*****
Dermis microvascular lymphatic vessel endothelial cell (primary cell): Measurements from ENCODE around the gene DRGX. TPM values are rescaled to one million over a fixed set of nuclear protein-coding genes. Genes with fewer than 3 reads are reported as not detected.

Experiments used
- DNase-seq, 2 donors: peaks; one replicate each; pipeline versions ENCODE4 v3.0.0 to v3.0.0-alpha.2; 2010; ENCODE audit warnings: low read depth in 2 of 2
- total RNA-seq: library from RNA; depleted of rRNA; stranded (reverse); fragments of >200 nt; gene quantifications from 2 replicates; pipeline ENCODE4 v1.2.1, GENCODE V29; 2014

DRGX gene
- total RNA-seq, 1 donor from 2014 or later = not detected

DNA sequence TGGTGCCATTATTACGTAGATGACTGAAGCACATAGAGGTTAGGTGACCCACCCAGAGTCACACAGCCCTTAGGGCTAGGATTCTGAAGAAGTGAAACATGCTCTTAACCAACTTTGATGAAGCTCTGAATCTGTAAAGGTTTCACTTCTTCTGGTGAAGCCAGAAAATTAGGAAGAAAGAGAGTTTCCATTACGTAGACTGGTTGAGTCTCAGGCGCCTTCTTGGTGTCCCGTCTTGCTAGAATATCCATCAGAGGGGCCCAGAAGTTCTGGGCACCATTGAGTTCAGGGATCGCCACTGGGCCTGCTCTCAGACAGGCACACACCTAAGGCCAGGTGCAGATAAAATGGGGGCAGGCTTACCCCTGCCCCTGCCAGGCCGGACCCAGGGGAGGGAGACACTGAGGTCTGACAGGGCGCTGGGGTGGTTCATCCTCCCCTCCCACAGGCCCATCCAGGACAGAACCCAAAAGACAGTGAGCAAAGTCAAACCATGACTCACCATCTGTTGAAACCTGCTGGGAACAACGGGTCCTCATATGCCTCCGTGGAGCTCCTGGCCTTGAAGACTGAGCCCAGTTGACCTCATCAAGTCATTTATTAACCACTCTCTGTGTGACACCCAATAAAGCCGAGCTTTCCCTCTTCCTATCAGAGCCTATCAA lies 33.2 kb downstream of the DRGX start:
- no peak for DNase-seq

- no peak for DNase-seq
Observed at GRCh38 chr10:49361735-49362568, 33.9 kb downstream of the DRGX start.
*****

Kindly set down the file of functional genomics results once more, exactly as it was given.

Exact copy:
Dermis microvascular lymphatic vessel endothelial cell (primary cell): Measurements from ENCODE around the gene DRGX. TPM values are rescaled to one million over a fixed set of nuclear protein-coding genes. Genes with fewer than 3 reads are reported as not detected.

Experiments used
- DNase-seq, 2 donors: peaks; one replicate each; pipeline versions ENCODE4 v3.0.0 to v3.0.0-alpha.2; 2010; ENCODE audit warnings: low read depth in 2 of 2
- total RNA-seq: library from RNA; depleted of rRNA; stranded (reverse); fragments of >200 nt; gene quantifications from 2 replicates; pipeline ENCODE4 v1.2.1, GENCODE V29; 2014

DRGX gene
- total RNA-seq, 1 donor from 2014 or later = not detected

DNA sequence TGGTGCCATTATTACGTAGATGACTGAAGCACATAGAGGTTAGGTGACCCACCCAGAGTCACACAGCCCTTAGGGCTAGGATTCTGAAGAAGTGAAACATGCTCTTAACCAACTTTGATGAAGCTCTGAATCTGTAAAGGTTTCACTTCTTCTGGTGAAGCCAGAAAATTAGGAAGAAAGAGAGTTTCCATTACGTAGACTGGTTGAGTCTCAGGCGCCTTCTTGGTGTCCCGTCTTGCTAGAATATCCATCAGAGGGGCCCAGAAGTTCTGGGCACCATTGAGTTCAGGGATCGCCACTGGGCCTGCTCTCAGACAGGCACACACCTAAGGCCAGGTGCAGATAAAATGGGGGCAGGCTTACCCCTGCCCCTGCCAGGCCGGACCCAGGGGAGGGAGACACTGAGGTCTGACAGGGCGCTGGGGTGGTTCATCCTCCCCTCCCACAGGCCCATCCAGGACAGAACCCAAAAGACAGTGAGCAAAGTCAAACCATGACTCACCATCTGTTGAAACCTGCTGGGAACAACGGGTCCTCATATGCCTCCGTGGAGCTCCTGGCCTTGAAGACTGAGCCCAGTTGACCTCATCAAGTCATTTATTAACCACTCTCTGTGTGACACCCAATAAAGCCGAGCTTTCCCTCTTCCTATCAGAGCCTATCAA lies 33.2 kb downstream of the DRGX start:
- no peak for DNase-seq

- no peak for DNase-seq
Observed at GRCh38 chr10:49361735-49362568, 33.9 kb downstream of the DRGX start.